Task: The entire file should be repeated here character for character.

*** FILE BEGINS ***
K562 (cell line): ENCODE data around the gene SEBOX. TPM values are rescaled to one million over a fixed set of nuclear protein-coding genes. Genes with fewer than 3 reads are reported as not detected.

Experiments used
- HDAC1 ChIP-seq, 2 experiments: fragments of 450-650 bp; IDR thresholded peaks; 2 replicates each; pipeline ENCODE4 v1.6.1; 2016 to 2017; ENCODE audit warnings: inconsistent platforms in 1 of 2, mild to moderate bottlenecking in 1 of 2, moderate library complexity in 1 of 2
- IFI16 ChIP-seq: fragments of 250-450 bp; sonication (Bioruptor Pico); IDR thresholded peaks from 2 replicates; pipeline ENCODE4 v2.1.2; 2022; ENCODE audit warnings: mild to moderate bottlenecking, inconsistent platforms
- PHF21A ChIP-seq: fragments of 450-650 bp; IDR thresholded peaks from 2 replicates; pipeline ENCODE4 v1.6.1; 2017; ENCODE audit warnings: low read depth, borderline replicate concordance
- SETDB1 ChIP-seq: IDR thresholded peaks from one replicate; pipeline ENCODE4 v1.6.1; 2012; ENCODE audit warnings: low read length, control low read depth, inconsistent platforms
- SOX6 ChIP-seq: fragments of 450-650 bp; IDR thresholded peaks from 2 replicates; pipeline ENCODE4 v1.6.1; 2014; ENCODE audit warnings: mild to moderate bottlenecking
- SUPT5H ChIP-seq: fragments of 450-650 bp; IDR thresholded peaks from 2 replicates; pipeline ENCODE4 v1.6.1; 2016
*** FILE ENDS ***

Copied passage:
K562 (cell line): ENCODE data around the gene SEBOX. TPM values are rescaled to one million over a fixed set of nuclear protein-coding genes. Genes with fewer than 3 reads are reported as not detected.

Experiments used
- HDAC1 ChIP-seq, 2 experiments: fragments of 450-650 bp; IDR thresholded peaks; 2 replicates each; pipeline ENCODE4 v1.6.1; 2016 to 2017; ENCODE audit warnings: inconsistent platforms in 1 of 2, mild to moderate bottlenecking in 1 of 2, moderate library complexity in 1 of 2
- IFI16 ChIP-seq: fragments of 250-450 bp; sonication (Bioruptor Pico); IDR thresholded peaks from 2 replicates; pipeline ENCODE4 v2.1.2; 2022; ENCODE audit warnings: mild to moderate bottlenecking, inconsistent platforms
- PHF21A ChIP-seq: fragments of 450-650 bp; IDR thresholded peaks from 2 replicates; pipeline ENCODE4 v1.6.1; 2017; ENCODE audit warnings: low read depth, borderline replicate concordance
- SETDB1 ChIP-seq: IDR thresholded peaks from one replicate; pipeline ENCODE4 v1.6.1; 2012; ENCODE audit warnings: low read length, control low read depth, inconsistent platforms
- SOX6 ChIP-seq: fragments of 450-650 bp; IDR thresholded peaks from 2 replicates; pipeline ENCODE4 v1.6.1; 2014; ENCODE audit warnings: mild to moderate bottlenecking
- SUPT5H ChIP-seq: fragments of 450-650 bp; IDR thresholded peaks from 2 replicates; pipeline ENCODE4 v1.6.1; 2016